New Riders of the Purple Sage- Gene Clark- More

Our focus on Americana music listens to vintage music from highly-influential acts New Riders of the Purple Sage and Gene Clark as well as several releases from contemporary artists.

New Riders of the Purple Sage - Hempsteader: Live at the Calderone Concert Hall

This concert from 1976 finds NRPS performing a generous 18-song set that draws from the seven studio albums they had released to date. The guys --- guitarists and singers John Dawson and David Nelson, pedal steel man Buddy Cage, bass player Stephen Love and drummer Spencer Dryden --- begin the show with a take on a perennial favorite, the Peter Rowan-penned "Panama Red" before moving into other covers including the steel guitar-driven boot scooter "Little Old Lady," complete with some cowboy yodeling, Delbert McClinton's "Honky Tonkin' (I Guess I Done Me Some)" and Jack Tempchin's "Fifteen Days Under the Hood." Numerous Dawson originals find their way into the set including the hopped-up bluegrass of "Henry," "Portland Woman," "Whiskey" and late in the set, the beloved "Glendale Train." Other covers include Rusty Wier's amusing "I Heard You Been Layin' My Old Lady," Loudon Wainwright III's "The Swimming Song," the Chuck Berry standard "You Never Can Tell" and to close the satisfying set, the Rolling Stones' "Dead Flowers."

Gene Clark - The Lost Studio Sessions 1964-1982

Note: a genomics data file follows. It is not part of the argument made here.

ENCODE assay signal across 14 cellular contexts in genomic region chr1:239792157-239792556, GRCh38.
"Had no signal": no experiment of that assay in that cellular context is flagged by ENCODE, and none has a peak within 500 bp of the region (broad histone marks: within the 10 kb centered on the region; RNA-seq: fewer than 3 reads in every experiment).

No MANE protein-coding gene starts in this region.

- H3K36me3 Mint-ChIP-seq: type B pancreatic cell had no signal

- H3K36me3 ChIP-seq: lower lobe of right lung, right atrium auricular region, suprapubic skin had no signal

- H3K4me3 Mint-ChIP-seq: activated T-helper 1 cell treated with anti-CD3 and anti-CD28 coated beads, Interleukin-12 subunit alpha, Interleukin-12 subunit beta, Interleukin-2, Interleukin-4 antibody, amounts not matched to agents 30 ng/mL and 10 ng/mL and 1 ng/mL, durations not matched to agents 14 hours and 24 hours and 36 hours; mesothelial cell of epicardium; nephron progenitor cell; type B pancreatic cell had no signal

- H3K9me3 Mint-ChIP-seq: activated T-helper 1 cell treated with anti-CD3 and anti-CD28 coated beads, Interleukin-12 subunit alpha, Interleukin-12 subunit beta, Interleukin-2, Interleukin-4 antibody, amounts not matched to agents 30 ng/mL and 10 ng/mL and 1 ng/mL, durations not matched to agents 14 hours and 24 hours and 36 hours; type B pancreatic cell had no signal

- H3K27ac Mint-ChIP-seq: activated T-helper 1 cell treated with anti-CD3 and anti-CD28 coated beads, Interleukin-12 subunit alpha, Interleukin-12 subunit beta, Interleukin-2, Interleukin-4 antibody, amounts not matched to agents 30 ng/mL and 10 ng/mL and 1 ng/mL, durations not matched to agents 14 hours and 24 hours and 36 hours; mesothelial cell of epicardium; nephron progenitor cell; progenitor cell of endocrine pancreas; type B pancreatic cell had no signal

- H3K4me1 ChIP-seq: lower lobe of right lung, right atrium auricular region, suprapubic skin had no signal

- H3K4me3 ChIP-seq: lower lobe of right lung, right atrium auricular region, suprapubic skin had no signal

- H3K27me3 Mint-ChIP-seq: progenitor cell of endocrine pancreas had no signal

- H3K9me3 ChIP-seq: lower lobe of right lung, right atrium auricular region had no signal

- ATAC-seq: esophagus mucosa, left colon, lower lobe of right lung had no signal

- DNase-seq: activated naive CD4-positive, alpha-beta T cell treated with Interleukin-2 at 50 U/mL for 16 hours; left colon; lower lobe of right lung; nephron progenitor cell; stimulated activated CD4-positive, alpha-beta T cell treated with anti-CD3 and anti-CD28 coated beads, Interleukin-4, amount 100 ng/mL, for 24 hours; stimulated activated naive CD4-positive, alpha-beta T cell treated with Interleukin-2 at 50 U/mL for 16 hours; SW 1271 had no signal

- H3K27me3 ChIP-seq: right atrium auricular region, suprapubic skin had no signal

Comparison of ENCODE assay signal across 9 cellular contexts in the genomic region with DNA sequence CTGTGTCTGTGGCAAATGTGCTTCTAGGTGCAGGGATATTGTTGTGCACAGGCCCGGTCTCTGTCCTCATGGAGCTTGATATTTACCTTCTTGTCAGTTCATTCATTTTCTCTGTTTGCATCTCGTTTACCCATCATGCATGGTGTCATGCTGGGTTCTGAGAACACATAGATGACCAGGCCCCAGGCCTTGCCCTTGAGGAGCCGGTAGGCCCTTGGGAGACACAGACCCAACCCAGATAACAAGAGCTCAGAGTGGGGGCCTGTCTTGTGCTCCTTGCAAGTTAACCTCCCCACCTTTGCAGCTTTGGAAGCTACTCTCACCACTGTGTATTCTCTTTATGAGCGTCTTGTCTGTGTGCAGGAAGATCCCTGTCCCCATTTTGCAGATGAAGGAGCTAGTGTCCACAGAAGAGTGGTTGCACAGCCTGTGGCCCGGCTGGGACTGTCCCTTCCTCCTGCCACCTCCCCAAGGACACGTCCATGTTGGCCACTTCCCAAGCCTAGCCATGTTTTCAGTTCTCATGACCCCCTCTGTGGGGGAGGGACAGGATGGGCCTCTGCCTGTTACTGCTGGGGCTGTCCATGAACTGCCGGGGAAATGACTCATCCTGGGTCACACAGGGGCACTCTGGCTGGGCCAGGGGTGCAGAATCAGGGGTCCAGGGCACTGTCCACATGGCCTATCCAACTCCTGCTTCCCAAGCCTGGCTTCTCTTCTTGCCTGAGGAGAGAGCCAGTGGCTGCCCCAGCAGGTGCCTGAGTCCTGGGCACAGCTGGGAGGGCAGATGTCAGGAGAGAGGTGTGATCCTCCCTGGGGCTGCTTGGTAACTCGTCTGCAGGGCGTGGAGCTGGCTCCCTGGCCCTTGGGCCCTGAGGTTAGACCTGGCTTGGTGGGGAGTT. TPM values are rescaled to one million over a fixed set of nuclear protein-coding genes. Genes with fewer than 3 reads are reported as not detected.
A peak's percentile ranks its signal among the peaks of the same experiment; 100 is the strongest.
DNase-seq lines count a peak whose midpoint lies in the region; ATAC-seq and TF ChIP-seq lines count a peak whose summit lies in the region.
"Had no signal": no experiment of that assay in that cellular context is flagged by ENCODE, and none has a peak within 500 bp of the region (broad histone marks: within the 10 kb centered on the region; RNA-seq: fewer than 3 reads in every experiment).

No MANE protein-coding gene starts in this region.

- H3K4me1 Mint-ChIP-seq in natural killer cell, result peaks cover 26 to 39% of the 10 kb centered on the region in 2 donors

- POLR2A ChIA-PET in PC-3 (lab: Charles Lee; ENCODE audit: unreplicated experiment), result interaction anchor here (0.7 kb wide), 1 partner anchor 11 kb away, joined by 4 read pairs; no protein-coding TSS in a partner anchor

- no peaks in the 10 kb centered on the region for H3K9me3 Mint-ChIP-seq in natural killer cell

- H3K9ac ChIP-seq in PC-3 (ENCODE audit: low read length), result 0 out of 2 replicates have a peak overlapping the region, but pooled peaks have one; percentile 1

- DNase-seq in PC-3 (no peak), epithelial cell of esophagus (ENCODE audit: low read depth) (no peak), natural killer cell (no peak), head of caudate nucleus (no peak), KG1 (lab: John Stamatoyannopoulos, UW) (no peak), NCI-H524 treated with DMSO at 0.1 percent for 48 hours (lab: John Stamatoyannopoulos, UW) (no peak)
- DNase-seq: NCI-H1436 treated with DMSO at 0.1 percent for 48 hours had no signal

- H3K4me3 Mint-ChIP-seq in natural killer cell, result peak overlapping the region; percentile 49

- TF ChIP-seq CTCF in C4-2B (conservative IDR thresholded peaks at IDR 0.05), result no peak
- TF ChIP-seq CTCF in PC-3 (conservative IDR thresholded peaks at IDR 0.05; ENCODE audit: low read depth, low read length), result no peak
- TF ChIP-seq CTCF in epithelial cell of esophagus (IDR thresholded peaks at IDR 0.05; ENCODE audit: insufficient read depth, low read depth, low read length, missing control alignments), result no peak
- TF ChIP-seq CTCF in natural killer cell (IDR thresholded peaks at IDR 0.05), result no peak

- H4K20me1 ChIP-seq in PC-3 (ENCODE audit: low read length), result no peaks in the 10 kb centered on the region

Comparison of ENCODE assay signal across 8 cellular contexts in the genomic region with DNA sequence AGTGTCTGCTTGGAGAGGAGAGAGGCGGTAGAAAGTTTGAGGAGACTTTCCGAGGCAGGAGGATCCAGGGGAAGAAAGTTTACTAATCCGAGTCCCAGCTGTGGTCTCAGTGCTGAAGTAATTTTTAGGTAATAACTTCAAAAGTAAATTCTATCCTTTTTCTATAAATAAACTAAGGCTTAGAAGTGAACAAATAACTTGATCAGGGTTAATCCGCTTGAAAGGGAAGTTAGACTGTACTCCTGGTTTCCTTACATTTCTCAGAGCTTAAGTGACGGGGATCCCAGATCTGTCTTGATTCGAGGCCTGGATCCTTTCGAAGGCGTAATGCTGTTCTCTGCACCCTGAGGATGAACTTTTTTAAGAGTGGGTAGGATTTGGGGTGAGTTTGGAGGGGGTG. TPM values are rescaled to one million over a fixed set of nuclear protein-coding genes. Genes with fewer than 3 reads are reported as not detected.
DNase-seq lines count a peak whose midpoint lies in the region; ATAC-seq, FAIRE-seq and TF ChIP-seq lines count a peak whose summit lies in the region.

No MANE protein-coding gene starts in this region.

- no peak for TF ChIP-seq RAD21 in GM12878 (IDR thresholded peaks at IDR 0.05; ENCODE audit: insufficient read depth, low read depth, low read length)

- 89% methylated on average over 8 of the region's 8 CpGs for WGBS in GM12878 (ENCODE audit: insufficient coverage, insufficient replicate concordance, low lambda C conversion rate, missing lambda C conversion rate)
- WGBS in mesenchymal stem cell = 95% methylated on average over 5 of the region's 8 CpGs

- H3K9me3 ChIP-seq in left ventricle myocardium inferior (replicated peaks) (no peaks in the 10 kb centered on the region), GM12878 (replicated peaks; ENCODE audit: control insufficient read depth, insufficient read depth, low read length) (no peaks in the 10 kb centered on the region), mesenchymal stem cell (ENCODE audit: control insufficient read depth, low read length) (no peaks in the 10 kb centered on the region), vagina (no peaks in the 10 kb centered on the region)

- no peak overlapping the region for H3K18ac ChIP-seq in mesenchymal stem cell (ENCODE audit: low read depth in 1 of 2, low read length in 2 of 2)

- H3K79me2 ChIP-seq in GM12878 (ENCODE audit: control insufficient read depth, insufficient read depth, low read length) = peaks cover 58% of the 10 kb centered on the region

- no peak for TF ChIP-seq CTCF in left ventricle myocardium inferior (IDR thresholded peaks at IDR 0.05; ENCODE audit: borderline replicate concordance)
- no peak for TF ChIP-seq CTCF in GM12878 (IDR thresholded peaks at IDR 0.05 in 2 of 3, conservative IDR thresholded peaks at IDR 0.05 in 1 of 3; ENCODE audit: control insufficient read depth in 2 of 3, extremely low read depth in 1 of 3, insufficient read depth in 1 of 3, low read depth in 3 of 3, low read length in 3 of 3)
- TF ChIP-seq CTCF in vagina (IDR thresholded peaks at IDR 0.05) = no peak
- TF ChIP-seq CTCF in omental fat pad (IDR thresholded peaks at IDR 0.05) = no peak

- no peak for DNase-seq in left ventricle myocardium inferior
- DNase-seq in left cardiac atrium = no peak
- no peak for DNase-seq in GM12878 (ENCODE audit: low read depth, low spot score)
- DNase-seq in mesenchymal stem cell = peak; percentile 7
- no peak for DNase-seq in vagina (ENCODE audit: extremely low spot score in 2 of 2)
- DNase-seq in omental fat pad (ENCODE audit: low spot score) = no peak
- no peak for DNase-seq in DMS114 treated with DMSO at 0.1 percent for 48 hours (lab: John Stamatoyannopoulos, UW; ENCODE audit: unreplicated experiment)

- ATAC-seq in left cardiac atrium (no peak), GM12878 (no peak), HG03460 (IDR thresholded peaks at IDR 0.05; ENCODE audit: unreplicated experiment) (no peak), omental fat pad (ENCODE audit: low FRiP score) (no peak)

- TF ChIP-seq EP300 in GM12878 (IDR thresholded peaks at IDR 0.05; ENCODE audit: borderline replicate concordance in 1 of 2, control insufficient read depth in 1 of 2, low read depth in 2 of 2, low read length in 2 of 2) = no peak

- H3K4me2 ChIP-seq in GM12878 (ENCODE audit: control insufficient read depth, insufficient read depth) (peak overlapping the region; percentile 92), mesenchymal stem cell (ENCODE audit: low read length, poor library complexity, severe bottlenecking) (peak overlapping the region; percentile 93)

Former member of the Byrds Clark is considered by many to be one of the main architects of the west coast country rock sound and with a listen to this compilation it is easy to hear why. With the exception of just a few cuts all of the songs here are written by Clark including folk-oriented cuts "The Way I Am," the whistling-enhanced "I'd Feel Better," "That Girl" and the loping "A Worried Heart," all of which feature just Gene on vocals and acoustic guitar. "Back Street Mirror" finds Clark adding more instrumentation and tuning into the hippie era sound; there's some funkiness too as "Don't Let it Fall Through," arranged by Leon Russell, works with a Hugh Masekela-led horn section. Clark, back in a folky mood, is starkly mesmerizing on "The Awakening Within" and lost in wonderment in the love song "Sweet Adrienne" but he explores country rock on "She Darked the Sun," a co-write with Bernie Leadon where he's backed by the Flying Burrito Brothers lineup of the day: Leadon, Chris Hillman, Gram Parsons, Sneaky Pete Kleinow and Michael Clarke. Another cut that Clark performs with his pals is Spooner Oldham's "Bars Have Made a Prisoner Out of Me" with Oldham, Byron Berline, Clarence White, Eric White Sr., Kleinow, Clarke, Chris Ethridge and background singers including Roger McGuinn and Merry Clayton. Appended to the offering is a five-song set from Clark's short-lived 1982 group Nyteflyte featuring Gram Parsons songs "One Hundred Years from Now" and "Still Feeling Blue" along with a take on Rodney Crowell's "No Memories Hangin' Round." The album's included booklet features a lengthy essay from Dominic Priore as well as song credits where they are known. A very nice memento for long time Clark fans as well as those who might come on board after a listen. Clark passed away in 1991.